Peter and the What If

Peter and the “What If?”

Elemental Explorations with “Peter and the Wolf”
by Kate Bright

Sergei Prokofiev’s Peter and the Wolf is one of the mainstays of music education. Since its composition in 1936, it has been used to teach the instruments of the orchestra to students around the world. My question is this: how can music educators transform a traditionally passive listening experience into an active elemental experience?  Let’s start with movement! 

To set the stage for Peter and the Wolf, I first let students explore each of the main themes with movement. (This website is a useful resource as a place to find each theme without having to correctly click on a YouTube video link.) As a class, we create a list of movement qualities for each character. I use student-generated vocabulary as well as ACEMM’s movement cards. This is a great opportunity to discuss timbre and how the expressive elements of each theme affect our movement words. Then we pass out character cards and listen to a performance of the folk tale with students creating movements for each character. (Note: we do have a class discussion about the hunters and what motions are appropriate for school. In my classroom, the hunters utilize nets instead of firearms for the purposes of our storytelling.)

In the next class, we discuss why Sergei Prokofiev chose each particular timbre for each character. To facilitate this discussion, I created “Peter and the “What if…?”   This is a website where students can choose different timbres for each character. After the students have reassigned the instruments, we explore how the different timbres affect our movements and interpretations of the characters.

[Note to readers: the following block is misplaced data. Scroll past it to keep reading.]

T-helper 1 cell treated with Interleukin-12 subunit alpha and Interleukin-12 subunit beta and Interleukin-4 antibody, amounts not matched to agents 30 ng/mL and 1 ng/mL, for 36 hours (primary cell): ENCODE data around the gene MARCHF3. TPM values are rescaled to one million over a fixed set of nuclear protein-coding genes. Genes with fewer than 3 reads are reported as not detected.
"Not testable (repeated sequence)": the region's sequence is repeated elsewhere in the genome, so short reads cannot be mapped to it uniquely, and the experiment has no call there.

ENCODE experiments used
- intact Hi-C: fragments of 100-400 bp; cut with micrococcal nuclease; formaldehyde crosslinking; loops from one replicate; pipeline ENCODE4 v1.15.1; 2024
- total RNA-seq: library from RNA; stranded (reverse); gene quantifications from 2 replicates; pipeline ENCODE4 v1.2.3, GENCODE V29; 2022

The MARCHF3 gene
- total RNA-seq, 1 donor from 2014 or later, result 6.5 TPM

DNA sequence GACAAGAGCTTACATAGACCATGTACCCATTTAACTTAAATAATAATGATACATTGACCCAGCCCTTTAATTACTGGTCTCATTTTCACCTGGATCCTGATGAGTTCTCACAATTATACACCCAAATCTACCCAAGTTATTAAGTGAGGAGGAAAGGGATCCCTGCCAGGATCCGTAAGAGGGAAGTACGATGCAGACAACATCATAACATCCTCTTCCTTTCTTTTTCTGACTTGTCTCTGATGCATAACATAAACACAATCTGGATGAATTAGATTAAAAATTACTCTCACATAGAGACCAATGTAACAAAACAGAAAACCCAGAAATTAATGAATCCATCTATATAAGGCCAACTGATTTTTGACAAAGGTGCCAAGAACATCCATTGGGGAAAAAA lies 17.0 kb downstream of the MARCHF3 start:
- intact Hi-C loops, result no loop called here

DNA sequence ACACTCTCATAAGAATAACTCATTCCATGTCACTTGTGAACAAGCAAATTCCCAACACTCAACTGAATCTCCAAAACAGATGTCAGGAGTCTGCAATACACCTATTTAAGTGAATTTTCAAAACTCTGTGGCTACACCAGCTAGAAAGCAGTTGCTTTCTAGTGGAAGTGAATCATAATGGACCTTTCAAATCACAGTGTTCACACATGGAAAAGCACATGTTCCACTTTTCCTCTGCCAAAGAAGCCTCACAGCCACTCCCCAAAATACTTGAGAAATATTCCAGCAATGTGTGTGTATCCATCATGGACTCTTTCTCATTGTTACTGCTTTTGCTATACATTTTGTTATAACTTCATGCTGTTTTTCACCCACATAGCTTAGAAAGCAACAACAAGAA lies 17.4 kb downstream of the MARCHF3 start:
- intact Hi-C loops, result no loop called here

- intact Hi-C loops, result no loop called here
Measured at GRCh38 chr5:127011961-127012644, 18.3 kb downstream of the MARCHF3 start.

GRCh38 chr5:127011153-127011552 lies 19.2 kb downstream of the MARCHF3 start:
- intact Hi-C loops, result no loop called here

Lastly, I have students create their own stories utilizing classroom percussion. With this worksheet, students create a short story about a character meeting two different characters and then returning home to their grown-up. Students can use classroom percussion to create a soundscape for each character or they can create a brief melody or rhythm – whatever your curricular goals are at the time. Finally, students can put on a performance of their piece of music for their peers, classroom teacher, or school community. 


The American Center for Elemental Music and Movement is to committed to promoting the artistic and pedagogical possibilities of elemental music and movement. In the belief that all human beings have the capability and need to express themselves through these media, the Center will offer educational programs and performance opportunities for children and adults. The goal of the Center's work is to provide learning opportunities for all ages that center around the intrinsic value of elemental music and movement experienced in an artistically meaningful way. Encouraging and creating opportunities for the study of pedagogical approaches toward facilitating experiences in elemental music and movement within and for a variety of communities is an extension of our main goal. This is accomplished through the creation of programs for educators and community members that explore and develop the skills to perform and create as well as foster the appreciation of elemental music and movement styles. We invite you to explore our growing resources and articles. Add you voice among our supporters! Our programs are expanding, and our impacts are creating positive ripple effects in classrooms across the U.S. and the world.

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